Marshall Goldsmith, executive coach extraordinaire, and the author of What Got You Here Won’t Get You There, Mojo and How Women Rise, warns of the leadership habit of trying to add extra value.
If you do listen to someone’s idea, and it is viable, and you feel the urge to help by adding one small improvement…don’t. It may in fact slightly improve the idea, but it has also reduced their commitment and lessened the likelihood that they’ll return with the next idea or initiative. Spend the same time and energy encouraging them. Be specific about what you liked in their idea or proposal. Draw connections to the team, its goals, or with other initiatives.
The connection you deepen is usually far more impactful than the tweak you were going to add.
And your team gets stronger. Because you were listening. Because you respected them. Now they feel understood and supported.
There will be times when you have to stand alone and make unpopular decisions. There will be times when you don’t have time to solicit input. There are times when you WILL want to add your recommendation to someone else’s idea or proposal.
But you can’t overplay that card. You have to use it strategically — and judiciously.
Sometimes you’ll have to bite your tongue, and watch people get some bumps and bruises, while they learn and grow.
Is That an Ear Chart on Your Wall?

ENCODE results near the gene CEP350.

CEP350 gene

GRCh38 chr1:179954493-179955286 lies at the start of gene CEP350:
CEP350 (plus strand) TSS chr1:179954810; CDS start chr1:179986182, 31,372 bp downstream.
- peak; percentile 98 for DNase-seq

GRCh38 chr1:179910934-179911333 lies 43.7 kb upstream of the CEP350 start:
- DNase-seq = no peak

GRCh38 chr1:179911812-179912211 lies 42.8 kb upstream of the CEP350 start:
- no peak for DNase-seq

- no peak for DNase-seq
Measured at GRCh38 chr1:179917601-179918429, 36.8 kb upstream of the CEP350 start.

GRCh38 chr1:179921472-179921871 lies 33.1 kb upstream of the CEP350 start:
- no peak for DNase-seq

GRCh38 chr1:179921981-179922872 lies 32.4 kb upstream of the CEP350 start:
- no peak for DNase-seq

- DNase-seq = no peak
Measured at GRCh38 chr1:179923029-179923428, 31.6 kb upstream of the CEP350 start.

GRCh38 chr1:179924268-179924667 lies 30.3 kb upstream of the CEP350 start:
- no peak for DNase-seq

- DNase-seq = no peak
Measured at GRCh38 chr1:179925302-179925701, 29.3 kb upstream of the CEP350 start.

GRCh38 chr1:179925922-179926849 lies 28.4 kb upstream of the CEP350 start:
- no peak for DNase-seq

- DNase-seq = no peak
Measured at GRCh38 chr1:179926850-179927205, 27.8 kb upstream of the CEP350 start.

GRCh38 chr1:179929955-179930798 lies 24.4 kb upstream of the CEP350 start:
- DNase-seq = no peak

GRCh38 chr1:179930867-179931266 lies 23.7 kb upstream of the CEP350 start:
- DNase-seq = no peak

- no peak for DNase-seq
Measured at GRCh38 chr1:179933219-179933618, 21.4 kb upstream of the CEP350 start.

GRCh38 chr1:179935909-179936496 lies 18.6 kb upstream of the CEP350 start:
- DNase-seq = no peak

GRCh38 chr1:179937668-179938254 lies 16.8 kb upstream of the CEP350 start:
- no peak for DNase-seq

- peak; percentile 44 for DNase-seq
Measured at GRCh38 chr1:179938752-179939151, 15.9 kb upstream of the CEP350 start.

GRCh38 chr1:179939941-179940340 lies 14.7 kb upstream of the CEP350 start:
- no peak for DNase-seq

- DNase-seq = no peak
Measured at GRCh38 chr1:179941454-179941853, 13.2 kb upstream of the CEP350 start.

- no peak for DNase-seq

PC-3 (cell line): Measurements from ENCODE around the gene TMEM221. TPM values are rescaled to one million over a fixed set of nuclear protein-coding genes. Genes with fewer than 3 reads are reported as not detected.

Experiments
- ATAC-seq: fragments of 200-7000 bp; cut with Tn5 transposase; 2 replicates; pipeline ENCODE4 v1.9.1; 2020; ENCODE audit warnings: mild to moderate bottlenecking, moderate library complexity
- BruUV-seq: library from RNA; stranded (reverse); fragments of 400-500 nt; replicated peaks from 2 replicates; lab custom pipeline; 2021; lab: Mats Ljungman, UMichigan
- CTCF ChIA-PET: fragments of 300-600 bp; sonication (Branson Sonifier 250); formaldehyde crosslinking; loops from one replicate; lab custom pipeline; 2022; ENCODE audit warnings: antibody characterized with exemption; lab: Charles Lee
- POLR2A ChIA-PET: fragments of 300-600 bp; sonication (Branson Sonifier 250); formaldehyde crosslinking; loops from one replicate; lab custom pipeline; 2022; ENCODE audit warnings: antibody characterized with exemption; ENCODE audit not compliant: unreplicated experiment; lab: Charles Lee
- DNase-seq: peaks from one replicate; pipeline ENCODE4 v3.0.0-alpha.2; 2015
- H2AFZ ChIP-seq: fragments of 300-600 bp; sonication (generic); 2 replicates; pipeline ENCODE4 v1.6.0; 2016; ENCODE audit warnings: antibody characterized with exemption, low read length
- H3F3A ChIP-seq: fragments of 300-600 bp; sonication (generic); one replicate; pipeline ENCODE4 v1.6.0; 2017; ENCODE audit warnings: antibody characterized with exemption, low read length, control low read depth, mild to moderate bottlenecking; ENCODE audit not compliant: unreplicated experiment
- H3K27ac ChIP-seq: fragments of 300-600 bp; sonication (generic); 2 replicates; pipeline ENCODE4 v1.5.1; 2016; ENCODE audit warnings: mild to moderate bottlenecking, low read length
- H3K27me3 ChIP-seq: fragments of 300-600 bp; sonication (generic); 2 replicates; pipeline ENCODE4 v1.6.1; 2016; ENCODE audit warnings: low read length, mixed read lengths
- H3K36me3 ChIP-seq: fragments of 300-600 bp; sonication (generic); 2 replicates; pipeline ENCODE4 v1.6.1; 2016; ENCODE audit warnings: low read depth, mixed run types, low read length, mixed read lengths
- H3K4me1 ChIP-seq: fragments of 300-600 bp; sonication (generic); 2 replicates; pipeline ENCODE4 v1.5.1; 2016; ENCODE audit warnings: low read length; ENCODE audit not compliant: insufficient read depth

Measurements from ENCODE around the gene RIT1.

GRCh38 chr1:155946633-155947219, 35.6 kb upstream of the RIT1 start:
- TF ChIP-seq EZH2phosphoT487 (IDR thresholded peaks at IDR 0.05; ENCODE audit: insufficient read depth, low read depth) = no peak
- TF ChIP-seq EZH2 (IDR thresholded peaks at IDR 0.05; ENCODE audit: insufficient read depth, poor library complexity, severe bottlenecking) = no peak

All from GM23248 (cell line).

Successful leaders want to make a difference. They want to accomplish results and achieve goals.
It makes sense that a bias for action is necessary.
But you recognize that the most effective approach and the way to accomplish the big, hairy, audacious goals, is through the concentrated efforts of a team.
You can’t do it all yourself.
But when you are directing their actions, the ideas and energy seem to rest with you. In order to get their engagement, their attention and their effort, you need them to trust.
Do what you say you’re going to do. That needs to be a part of your brand.
Listen to understand.
The good ideas will come. Respect will be conveyed. And trust will begin to build.
Trust. Critical to your team. Critical to your leadership brand.
Not because you gave the best speeches or told the best stories.
But because you listened. You heard. You understood. You squinted.